- 2016 Elections
- 2016 Lunch Debates
- Special Reports
- Maps & Data
- Dear Abby
- Games & Puzzles
- Events & Exhibits
- Food & Drink
- Arts & Music
- Movies & TV
Hartford - After more than three hours of debate Saturday, the House of Representatives passed a $19 billion state budget for next year that wouldn't rely on keno, would delay tax relief for residents and would add new spending for entities such as the Art Museum Consortium.
The vote, 91-55, was along party lines except for three Democrats who voted against the budget, including state Rep. Ted Moukawsher, D-Groton.
The Senate began reviewing the budget Saturday night following the House vote.
Editor's note: The Senate approved the budget early Sunday. See story here.
"Mr. Speaker, the budget before you speaks to the priorities that we all embrace dearly for why we serve in this great place, the General Assembly," said Appropriations Committee Co-Chairman state Rep. Toni Walker, D-New Haven. "I proudly urge adoption."
The budget is $2 million less than the budget that was passed last year for fiscal year 2014-15 and $51.7 million less than the budget the Appropriations Committee passed in March.
At the start of the legislative session, lawmakers had hoped for additional spending based on strong revenue projections in January. But their plans were thwarted on Wednesday when the consensus revenue report projected $461 million less in revenue for this year and $282 million less for next year.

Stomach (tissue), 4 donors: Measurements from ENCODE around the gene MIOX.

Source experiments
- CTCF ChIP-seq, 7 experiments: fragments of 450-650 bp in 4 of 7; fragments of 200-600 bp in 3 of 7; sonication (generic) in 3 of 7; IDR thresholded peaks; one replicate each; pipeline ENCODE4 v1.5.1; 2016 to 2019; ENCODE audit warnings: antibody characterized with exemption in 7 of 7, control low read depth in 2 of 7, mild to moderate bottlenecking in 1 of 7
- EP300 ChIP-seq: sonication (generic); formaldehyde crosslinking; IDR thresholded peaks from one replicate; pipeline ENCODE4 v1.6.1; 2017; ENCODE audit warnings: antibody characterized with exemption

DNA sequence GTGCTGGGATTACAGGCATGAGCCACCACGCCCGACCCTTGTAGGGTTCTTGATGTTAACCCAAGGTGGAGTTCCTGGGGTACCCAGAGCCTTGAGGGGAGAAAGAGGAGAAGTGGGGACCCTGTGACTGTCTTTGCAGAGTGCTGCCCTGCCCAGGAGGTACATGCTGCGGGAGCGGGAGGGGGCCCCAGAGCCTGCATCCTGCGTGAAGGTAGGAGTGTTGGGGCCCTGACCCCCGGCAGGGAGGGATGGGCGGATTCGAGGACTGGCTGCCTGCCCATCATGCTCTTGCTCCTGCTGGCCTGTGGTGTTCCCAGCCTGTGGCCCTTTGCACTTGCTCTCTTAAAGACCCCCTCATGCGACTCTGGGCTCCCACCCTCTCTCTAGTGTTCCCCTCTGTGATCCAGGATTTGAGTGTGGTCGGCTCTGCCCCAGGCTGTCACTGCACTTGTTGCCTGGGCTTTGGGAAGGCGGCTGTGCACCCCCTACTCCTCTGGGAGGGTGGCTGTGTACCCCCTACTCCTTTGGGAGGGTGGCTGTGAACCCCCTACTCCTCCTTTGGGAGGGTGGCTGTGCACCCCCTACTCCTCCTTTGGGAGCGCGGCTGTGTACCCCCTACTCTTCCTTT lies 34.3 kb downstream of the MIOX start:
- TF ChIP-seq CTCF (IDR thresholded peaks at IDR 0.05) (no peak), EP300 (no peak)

The Democrats' most recent budget proposal would cut some spending and relies heavily on finding new revenue to balance next year's budget. But a $1.4 billion budget deficit is still looming for the fiscal year after Election Day, which is fiscal year 2015-16.
"I wish I had more influence," Moukawsher said before the budget debate.
He said he emphasized at a Democratic caucus retreat that the legislature should focus on mitigating future deficits. "We are going to have a terrible time in the future," he said.
State Sen. Andrew Maynard, D-Stonington, agreed, but said the future budget deficits are in part due to the "good things that we are doing." He said the state was keeping its commitment to fund pensions and trying to be more transparent about the state's long-term debt.
State Rep. Diana Urban, D-North Stonington, said she was also concerned about the budget deficit in fiscal year 2015-16.
"We need to continue to work on truth in budgeting," she said.
At the start of the House debate, House Republican Leader Larry Cafero, R-Norwalk, compared Connecticut to a house with a dilapidated foundation that was being repaired with duct tape, Band-Aids and paint to "look good" until it was sold.
"We have water in our basement and our roof is leaking and if we are honest people, and I believe we are, we have to tell that to the people of the state of Connecticut and we have to fix the roof and plug the leak in the basement, and the budget that is before us now does not do that," Cafero said.
But even in a tough budget year, new spending was added, some of which would benefit southeastern Connecticut. Overall spending for 2014-15 would be 2.5 percent more than in 2013-14.
The budget would provide $469,500 to boost each Family Resource Center grant by $5,000 and to add a center at Winthrop Elementary Magnet School in New London.